Bullying in public schools among the teens is the conflict at hand. The American Psychological Association refers it to aggressive conducts within which a n individual deliberately and constantly cause a feeling of discomfort or injury to another person. Bullying may take three forms namely; physical bullying, verbal bullying and relational bullying. For the social bullying the victim may face damaged reputation or relationship with others. Physical bullying involves the bully damaging the victims property or their body the most common forms of physical bullying being spitting, pinching, hitting among others. On the other hand, verbal bullying results from utterance and writing of nasty words.
The motivation of bullies is the attainment of high status within the peer groups where they acquire influential dominant ranks. Bullying occur mostly during teenage because at this stage bullies are in pursuit of peer position that they deem most important. Victims of bullying in most cases are those who are insecure, those with some physical frail, those rejected by their peers and those ranked to be low. These groups of people are vulnerable to bullying due to the fear and low self-esteem.
The parties to bullying are the bully, the victim and the bystanders who observe the bullying taking place. Rivers and Noret (2010) notes that one can play a more than one role in a bullying event The common roles are as a defender of the victim where they empathize with them by providing support and consoling the victim. The victims tend to display depression, high self-esteem and reduced anxiety.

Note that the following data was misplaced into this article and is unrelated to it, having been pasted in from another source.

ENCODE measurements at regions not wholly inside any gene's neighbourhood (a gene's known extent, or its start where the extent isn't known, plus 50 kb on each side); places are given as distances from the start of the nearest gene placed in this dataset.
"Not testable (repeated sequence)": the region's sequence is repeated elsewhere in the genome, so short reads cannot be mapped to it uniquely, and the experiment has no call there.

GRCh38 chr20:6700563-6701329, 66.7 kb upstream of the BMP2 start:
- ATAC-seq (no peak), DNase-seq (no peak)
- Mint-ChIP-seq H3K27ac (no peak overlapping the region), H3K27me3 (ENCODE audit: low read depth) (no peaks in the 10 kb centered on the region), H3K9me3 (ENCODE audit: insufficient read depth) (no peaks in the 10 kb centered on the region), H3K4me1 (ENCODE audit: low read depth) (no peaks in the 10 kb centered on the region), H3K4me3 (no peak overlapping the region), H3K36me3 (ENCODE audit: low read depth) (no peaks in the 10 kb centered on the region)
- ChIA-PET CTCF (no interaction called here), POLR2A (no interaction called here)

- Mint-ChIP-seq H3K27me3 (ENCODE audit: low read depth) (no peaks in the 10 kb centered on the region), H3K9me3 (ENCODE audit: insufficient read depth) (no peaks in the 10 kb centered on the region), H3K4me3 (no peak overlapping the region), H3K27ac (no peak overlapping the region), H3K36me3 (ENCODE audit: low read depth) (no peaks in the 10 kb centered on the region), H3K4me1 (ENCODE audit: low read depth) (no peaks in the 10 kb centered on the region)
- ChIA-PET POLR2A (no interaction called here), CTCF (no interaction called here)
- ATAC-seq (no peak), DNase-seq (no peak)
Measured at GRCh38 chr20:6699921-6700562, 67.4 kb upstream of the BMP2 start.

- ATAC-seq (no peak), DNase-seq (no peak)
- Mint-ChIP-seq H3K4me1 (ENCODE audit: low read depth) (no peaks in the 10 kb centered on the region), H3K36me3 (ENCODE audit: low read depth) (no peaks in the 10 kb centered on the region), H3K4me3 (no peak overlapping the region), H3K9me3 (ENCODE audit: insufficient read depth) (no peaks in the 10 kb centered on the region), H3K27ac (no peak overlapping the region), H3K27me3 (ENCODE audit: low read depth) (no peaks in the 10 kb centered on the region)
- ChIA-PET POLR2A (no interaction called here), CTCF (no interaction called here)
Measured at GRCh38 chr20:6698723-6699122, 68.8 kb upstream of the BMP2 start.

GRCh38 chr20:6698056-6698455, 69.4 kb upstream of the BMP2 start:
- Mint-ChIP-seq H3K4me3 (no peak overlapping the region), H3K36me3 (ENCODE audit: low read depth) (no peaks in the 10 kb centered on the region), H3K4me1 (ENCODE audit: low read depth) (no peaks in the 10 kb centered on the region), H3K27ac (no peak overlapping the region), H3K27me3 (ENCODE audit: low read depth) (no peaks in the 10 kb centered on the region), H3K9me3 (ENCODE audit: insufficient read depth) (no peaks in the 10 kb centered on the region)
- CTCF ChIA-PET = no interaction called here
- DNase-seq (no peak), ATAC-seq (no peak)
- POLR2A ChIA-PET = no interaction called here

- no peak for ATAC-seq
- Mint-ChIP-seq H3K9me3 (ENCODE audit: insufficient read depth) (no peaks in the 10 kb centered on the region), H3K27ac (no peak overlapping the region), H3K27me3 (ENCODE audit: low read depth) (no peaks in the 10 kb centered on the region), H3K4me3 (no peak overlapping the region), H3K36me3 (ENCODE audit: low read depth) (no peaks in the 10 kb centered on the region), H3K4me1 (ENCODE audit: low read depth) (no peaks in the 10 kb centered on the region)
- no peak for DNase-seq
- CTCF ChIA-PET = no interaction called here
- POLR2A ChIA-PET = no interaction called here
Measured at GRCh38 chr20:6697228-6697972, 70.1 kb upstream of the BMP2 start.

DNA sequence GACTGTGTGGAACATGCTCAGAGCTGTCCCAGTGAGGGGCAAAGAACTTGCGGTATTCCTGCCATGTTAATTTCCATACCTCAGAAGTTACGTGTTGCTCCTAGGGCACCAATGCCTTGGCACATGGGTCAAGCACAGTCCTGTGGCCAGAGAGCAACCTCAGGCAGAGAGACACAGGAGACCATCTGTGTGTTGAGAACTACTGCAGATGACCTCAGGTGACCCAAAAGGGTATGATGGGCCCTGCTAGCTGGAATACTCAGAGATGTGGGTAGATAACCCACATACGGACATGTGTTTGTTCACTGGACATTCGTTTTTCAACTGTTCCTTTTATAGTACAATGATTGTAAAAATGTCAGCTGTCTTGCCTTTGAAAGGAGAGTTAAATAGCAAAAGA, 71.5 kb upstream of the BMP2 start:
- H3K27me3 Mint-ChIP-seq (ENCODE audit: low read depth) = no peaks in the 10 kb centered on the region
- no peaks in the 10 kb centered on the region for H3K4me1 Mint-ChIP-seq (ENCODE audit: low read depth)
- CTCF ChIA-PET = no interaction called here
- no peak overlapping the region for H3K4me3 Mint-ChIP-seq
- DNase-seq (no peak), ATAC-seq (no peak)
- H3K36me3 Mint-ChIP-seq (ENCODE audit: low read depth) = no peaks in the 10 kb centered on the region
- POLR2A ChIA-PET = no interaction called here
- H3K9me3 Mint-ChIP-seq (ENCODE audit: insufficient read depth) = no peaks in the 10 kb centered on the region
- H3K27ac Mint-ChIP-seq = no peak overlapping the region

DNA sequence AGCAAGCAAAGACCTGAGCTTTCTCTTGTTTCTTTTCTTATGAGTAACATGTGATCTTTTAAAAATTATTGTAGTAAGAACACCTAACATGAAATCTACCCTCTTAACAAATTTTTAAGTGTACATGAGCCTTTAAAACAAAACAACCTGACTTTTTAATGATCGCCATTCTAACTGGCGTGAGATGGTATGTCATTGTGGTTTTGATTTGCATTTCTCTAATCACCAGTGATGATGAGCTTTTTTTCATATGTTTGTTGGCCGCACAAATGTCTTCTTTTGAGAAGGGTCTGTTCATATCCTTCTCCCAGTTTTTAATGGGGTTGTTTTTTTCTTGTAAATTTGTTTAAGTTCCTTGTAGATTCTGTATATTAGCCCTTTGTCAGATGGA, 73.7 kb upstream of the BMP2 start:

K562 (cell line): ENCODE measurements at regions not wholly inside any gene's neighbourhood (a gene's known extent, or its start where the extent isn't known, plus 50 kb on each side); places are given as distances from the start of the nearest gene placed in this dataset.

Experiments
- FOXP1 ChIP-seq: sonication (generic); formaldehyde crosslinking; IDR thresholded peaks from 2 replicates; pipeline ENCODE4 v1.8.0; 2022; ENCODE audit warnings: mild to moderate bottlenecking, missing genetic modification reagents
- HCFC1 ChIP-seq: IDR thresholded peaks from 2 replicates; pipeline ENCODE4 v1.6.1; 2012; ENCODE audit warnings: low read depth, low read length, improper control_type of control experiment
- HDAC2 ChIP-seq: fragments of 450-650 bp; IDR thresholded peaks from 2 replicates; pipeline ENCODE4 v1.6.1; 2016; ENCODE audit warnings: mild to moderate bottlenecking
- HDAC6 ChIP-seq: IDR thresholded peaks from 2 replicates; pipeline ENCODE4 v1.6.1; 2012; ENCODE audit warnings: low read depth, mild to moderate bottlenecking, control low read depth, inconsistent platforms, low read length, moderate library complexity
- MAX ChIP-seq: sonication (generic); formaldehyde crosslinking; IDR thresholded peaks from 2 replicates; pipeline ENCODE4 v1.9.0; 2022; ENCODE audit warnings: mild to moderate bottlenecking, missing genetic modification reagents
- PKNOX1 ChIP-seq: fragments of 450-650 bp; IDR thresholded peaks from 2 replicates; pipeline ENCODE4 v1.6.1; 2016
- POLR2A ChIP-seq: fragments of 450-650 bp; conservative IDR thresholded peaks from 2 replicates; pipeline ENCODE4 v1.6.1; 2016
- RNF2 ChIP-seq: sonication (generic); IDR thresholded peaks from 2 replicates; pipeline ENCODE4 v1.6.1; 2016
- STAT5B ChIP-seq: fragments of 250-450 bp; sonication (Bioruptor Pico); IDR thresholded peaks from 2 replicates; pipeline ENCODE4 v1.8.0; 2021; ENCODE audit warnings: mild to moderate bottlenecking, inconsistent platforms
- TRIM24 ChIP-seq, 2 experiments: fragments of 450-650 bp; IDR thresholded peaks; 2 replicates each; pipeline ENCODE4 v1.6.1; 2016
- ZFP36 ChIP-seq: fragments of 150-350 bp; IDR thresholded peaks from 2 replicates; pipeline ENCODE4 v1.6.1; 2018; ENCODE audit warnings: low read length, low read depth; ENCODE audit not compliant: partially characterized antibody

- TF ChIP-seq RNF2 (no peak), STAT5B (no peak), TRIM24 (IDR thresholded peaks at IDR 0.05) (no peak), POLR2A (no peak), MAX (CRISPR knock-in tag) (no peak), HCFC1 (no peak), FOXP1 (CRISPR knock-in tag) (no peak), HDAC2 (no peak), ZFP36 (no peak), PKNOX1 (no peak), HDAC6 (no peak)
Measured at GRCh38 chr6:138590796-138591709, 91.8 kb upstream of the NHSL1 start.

Bullying takes place in school building, school buses, libraries, hallways and play grounds (Government of Alberta, n.d.). It can also happen in social functions such as clubs. The concern over bullying is the victimization it has to the victims rendering them to a feeling that they are less human beings. Bullying victims decline in academic participation as evidenced by missing, skipping or even dropping out of school. According to Stop Bullying, the victims may further experience anxiety, loneliness, sadness and depression.
Peer mediation is the most preferable way to solve the above conflict. It involves the corrective process where the bully, the victim, schools staffs and administration and the bystander all coming together. According to Skiba and Reece, peer mediation seeks finding solution by ensuring a win-win condition is struck. The peer mediator undergoes training to acquire the knowledge and skills to be used in the conflict resolution. This method is preferable due to a pool of advantages including building confidence and competences.
The ethical issues here that is likely to be favoritism where the peer mediator may favor the victim out of the dislike of the bullies’ actions. This can be addressed by using the principle of impartiality that advocates for mediation that is free from biasness and prejudice. Another ethical issue that might come up is disclosure of confidential information that should not be made known to the public. The guiding principle here will be confidentiality; it stipulates that the mediator is allowed to disclose information obtained during the peer mediation only if the parties to the arbitration agree on the same. The above issues can be addressed by the peer mediator maintaining both the principles of confidentiality and impartiality.
Discrimination is another example of real life conflict. Discrimination in an organization setting can be a source of heated conflict. It has the potential of resulting to legal trouble to a company and its owners. The conflict can arise due to personal prejudice of employees and also the perception by the employees of mistreatment.
A perfect example for our case is when a minority employee in a given team feels that he is